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Screen Time: Week of July 25, 2022

By Bedatri D. Choudhury

Maryanne Amacher is a white American composer and installation artist. She is wearing a gray jumpsuit and working in a room with musical equipment. From Lisa Rovner’s ‘Sisters with Transistors.’ Courtesy of Metrograph.

Screen Time is your curated weekly guide to excellent documentaries and nonfiction programs that you can watch at home. 

Mark Moormann’s documentary The Day the Music Died: The Story of Don McLean's “American Pie” marks the story of the eponymous song that is considered “one of the great musical touchstones of the 20th century,” 50 years after its release. As Don McLean explains the story and history behind the iconic song, we see a recounting of his life and career, and many of those whose lives were touched by the song. Watch the film on Paramount+ 

Speaking of music documentaries, make sure you watch Todd Haynes’ The Velvet Underground if you haven’t already. The film, which premiered at New York Film Festival last year, is not just a retelling of the band and its story, but is a document of avant-garde New York and the many artists it inspired. The film is streaming on Apple TV.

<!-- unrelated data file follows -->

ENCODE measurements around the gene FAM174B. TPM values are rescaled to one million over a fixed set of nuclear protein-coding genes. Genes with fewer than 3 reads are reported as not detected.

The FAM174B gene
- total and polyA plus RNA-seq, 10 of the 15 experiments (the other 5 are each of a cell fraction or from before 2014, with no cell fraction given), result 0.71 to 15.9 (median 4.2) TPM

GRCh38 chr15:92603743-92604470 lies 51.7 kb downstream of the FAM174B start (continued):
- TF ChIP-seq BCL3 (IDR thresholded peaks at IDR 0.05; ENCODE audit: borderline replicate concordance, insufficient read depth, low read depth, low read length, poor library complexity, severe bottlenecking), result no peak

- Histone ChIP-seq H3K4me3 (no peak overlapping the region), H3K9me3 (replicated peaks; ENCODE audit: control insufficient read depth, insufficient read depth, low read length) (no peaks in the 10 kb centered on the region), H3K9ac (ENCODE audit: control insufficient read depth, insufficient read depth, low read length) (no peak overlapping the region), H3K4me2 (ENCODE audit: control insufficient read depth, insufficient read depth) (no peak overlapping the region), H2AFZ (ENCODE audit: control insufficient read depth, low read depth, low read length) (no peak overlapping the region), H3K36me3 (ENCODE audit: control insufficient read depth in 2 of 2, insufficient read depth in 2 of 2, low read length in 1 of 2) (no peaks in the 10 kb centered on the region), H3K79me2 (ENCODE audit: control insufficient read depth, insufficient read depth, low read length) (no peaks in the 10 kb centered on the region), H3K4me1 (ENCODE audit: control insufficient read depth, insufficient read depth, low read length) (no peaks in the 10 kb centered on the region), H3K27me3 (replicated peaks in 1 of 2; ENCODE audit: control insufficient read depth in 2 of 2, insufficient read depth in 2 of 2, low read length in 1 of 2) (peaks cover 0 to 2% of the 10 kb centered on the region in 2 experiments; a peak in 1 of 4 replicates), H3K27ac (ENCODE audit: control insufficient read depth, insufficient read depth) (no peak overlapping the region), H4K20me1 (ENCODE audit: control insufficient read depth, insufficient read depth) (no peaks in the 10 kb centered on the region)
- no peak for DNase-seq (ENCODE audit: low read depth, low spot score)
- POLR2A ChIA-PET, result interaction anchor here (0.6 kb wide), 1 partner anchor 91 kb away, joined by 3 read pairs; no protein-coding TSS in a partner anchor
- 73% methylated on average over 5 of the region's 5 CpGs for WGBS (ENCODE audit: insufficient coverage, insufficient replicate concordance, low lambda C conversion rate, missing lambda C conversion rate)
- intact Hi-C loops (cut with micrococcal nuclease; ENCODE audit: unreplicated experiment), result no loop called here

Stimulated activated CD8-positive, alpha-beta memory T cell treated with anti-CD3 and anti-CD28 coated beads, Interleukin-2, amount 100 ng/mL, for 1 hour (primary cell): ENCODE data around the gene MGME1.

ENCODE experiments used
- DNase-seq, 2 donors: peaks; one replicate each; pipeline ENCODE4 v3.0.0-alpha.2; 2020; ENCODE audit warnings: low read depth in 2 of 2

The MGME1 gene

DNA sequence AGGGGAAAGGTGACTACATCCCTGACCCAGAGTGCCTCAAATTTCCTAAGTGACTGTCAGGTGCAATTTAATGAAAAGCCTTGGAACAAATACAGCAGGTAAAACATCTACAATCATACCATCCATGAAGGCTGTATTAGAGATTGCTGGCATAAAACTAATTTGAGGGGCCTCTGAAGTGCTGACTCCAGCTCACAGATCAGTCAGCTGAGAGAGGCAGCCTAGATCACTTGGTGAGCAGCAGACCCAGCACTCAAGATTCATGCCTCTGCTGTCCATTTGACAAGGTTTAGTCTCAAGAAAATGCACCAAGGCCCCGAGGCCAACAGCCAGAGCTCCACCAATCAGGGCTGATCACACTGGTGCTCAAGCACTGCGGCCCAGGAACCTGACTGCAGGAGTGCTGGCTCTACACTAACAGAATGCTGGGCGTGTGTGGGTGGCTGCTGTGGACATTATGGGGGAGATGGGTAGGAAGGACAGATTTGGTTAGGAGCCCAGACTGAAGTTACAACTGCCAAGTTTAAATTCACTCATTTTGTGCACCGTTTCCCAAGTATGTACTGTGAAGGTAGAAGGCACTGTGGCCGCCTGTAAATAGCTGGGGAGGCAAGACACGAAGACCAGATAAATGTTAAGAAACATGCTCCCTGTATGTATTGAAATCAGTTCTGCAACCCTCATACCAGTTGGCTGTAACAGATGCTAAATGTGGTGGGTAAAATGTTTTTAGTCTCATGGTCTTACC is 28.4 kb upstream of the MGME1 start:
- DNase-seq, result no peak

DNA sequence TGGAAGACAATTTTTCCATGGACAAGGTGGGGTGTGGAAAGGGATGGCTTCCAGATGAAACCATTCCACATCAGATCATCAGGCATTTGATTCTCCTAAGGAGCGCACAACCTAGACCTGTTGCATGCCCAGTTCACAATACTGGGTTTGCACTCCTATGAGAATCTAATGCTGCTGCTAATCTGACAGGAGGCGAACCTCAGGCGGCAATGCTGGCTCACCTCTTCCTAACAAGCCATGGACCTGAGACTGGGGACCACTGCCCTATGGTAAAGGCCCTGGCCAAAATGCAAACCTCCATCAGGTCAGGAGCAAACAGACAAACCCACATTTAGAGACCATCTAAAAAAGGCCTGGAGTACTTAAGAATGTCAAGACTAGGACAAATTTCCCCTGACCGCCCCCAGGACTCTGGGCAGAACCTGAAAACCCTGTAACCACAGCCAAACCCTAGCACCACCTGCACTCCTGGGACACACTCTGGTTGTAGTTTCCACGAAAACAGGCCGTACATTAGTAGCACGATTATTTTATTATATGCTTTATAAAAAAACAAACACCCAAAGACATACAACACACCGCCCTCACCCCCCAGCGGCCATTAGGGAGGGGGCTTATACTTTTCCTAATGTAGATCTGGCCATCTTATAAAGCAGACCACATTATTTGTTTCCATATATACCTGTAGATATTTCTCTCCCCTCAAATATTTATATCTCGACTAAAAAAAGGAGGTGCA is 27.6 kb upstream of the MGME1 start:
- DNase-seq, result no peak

Fernando Trueba’s Calle 54 ​​is a regular on lists of all-time favorite music documentaries, and is one of the most seminal films about Latin Jazz. It travels from Miami to Havana, the Bronx to Andalusia, with menial voiceover, and entrances the audience by its pulsating rhythm and infectious beats. Bringing together legends of Latin Jazz, Calle 54 is now streaming on iTunes.

Stanley Nelson’s Miles Davis: Birth of the Cool was made with unprecedented access to the jazz legend’s estate. Naturally, it includes rare archival footage and interviews with people who knew and worked with Davis. It celebrates Davis’ vision as he broke creative boundaries, resisting tradition, convention and prevalent tastes. Watch the film on PBS’ American Masters.

Believe it or not, the world witnessed the magic and genius of Kate Bush way before Stranger Things made her a rage among Gen Z. Kate Bush: Under Review combines archival footage, interviews, and rare photographs to build a testament to Bush’s talents and argues that she is “the most unique female artist ever.” Watch the film on Google Play.

Lisa Rovner’s 2020 documentary Sisters with Transistors celebrates “electronic music’s unsung heroines,” as it explores the contributions of little-known performers like Clara Rockmore, Bebe Barron, Maryanne Amacher and other women who fought against patriarchy to carve out a niche for themselves and their music. Watch the film on Showtime and witness a part of our cultural history that no one told us about.